Grassroots Cycling Needs YOU!
The growth in people taking to their bikes is well documented, this is also reflected in the growth in membership for local clubs and those people taking up racing for the first time, not to mention bike sales and the ever-increasing column space in established and mainstream media. E, 1, 2, 3 and 4th cat road race events haven’t necessarily increased in number, perhaps marginally, and Sportive or challenge rides have reached their peak, though new sportives appear and some disappear, but events and racing for women and Cyclo-cross racer numbers and races seem to be growing.
Is volunteering the ultimate altruistic act? Is giving back to your community something to aspire to? I don’t know, possibly – the statement “Not every act of volunteering is altruistic and not every altruistic act is volunteering”* rings true. For me, anyway, it seems like a logical thing to do where there’s a gap to be filled or the call for help reaches you from a club, a local event or friends putting on an event. The increase in numbers of people getting on a bike is good news and welcomed by most I am sure, but I have noticed, and it beggars belief, that grassroots cycling events and amateur level racing find it so difficult to attract volunteers, especially from clubs whose membership has grown so exponentially in recent years. In addition to that, and something I allude to above in the slow increase in road races, some clubs don’t promote any races at all because of the lack of anyone taking the initiative. Not all cycling clubs are about racing of course, but I am talking specifically about traditional clubs with a history and purpose for road racing or time trialing.
I joined a club many moons ago specifically to race (the less said about my athletic achievements, or lack thereof, the better), to ride with others, improve and develop my skills and to learn from those more experienced than me, AND to give back when the time came, to volunteer my time, to help at races or other events and even to promote and organise events myself that 1. help promote and maintain grassroots cycling, 2. promote the club and sponsors and 3. to be part of wider community bigger than just me. The club/s that I belong to, though small, are thriving and active and their very existence relies on at least one individual taking a leading role (a thankless and sometimes taxing responsibility) and organising, attracting sponsorship, ordering kit, acting as contact and, where there’s an obligation and membership to a local league is dependent on organising races, organising the races as required; all voluntary and in their own time – race organisation is a whole other article.
Twice recently I have learnt that some local races have been at risk of cancellation due to the lack of volunteer help and it makes me despair, especially where some of the clubs in question have had these races in their calendar for months and their membership is in excess of 200+ well-connected individuals – by well-connected I mean recipients of email newsletters, Facebook groups, Twitter etc, etc. This is a fairly typical scenario year after year, and a story familiar to many up and down the county, I have no doubt. I’m not saying you as an individual should feel obliged to help, but what I am saying is that if you benefit from membership of a local club, or you regularly race and take part in events that rely on volunteer support and people giving up their time for you then surely you must feel slightly duty bound to give something of your time in return for that benefit? Actually, that is exactly what I am say, you should feel obliged, you should definitely feel obliged.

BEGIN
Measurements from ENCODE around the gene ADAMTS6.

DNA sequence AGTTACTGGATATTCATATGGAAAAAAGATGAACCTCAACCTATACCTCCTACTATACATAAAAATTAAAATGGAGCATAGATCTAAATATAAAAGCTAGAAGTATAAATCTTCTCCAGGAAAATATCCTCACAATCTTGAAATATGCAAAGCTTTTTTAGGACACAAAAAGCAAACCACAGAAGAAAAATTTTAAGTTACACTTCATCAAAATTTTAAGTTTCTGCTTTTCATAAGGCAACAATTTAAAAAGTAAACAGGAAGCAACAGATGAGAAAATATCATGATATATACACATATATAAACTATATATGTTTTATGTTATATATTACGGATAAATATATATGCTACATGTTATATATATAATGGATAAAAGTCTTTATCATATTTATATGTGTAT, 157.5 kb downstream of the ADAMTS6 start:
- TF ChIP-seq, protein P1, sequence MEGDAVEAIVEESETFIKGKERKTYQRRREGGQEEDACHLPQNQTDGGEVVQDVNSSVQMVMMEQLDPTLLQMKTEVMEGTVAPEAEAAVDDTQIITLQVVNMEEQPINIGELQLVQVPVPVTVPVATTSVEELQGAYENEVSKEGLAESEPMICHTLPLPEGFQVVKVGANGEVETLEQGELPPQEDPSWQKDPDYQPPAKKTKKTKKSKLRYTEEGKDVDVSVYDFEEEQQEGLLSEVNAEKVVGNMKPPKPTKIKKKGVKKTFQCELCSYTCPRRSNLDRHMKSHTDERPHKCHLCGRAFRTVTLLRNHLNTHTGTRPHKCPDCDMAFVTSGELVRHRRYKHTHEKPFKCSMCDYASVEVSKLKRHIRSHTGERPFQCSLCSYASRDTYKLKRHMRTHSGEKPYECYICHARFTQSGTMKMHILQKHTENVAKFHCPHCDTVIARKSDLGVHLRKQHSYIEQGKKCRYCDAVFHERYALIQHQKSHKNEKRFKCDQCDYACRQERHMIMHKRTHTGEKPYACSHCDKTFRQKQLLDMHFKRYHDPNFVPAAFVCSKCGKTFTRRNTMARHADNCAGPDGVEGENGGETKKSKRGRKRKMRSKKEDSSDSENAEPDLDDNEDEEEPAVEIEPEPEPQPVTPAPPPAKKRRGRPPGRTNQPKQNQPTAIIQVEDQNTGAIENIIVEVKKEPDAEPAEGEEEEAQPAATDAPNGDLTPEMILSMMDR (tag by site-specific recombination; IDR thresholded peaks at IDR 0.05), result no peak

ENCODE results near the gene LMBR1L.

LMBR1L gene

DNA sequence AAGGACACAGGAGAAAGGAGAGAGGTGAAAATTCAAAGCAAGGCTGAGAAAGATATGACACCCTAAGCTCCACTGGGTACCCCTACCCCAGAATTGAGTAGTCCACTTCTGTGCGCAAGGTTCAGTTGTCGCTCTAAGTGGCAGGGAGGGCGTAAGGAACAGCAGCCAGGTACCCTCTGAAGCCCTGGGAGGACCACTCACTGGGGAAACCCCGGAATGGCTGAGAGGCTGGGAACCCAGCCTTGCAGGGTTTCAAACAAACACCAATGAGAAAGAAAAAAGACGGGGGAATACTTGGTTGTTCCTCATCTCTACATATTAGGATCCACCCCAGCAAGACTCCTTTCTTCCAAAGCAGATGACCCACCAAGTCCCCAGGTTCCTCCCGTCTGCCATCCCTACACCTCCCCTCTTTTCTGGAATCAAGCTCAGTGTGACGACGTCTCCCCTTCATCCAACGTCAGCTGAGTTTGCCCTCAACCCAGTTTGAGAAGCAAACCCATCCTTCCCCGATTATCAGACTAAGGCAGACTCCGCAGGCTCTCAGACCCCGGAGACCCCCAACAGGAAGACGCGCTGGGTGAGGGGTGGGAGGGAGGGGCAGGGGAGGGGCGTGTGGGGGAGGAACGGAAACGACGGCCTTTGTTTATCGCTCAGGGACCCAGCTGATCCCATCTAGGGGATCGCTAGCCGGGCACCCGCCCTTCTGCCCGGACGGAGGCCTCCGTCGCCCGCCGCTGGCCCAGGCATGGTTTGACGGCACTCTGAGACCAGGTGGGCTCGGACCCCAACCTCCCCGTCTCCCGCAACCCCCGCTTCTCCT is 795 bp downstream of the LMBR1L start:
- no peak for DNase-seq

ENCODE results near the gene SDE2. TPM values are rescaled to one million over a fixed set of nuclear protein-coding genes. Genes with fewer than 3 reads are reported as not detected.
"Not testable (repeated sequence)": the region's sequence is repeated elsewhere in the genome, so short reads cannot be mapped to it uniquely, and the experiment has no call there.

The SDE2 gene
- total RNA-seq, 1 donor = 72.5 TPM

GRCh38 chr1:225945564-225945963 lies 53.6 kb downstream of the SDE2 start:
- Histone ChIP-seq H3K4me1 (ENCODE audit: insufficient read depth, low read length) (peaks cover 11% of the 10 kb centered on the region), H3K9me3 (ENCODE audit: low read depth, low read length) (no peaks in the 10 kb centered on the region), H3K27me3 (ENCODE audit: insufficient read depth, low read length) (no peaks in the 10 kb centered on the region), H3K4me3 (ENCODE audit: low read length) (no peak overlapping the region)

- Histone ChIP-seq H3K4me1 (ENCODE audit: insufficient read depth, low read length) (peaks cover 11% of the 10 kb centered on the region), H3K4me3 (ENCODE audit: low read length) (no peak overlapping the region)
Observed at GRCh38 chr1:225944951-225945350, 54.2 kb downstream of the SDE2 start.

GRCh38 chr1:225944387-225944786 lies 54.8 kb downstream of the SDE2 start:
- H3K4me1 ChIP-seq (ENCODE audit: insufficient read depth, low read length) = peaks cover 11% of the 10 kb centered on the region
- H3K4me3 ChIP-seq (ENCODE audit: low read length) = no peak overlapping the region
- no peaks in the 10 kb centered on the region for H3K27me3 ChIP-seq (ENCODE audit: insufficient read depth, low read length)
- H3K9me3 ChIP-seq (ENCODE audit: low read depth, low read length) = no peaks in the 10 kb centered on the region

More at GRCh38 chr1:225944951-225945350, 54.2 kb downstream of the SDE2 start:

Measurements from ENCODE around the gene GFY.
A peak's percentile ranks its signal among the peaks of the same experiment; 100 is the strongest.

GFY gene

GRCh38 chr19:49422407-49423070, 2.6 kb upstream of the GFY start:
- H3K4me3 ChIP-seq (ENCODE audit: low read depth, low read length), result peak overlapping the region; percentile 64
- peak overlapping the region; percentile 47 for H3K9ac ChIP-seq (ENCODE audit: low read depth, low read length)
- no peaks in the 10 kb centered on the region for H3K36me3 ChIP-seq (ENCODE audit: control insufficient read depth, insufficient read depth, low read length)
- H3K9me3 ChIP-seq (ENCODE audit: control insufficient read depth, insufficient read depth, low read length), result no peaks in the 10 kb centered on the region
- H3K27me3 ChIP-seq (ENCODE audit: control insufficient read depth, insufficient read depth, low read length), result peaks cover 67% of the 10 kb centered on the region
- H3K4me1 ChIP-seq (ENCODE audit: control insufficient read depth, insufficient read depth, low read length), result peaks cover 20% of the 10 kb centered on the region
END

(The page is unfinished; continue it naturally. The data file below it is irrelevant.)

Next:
I know, I know – people lead busy lives, we all have work and family commitments blah, blah, blah excuses… but you know if it wasn’t for those few, those busy, selfless and truly altruistic few there wouldn’t be any local clubs, any local races or events, any of it… nothing. Then where would you be? You want to race, but look there’s no race calendar. You would like to join a club, but there are no clubs. You’d like to go to a race skills course, but there’s no courses available. Nothing. Do you think this stuff happens as if by magic? I could say more, but you get the general idea I think.
Volunteering makes you feel good about yourself… a nice smug self-satisfied glow that you’ve made the effort and you’ve given that time for the cause of your fellow men and women. To give up just one day a year in the pursuit of your chosen sport feels good, it really does and it reconnects you to the things that are important. The amateur level of sport continues, clubs thrive, people have the chance to test themselves, to keep fit, to hone their skills, to do something other than the daily drudgery of the day job – to do the thing you’ve benefited from all this time. You meet new people, make good friends, people are then more willing to help you…you’ve been a part of something and that something is now a part of you and you didn’t do it for money or any expectation of anything in return, because at this end of the sport there is no money and money should never be the motive anyway.
So, please don’t be coy, don that highly reflective tabbard and grab that big stick with a red flag on it, bake a cake or a flapjack and sell it to grateful riders for 50p a slice, and stand in the road to warn the traffic of an on-coming peloton, or in the rain in a muddy field doing your bit…the sport it needs you, and if you want my opinion (as if you haven’t had enough of that already) amateur sport is the true essence of what sport is all about.
The simple smiles and thank yous from your fellow riders will make it all worth while.
*Altruism and Volunteerism: The perceptions of altruism in four disciplines and their impact on the study of volunteerism – DEBBIE HASKI-LEVENTHAL
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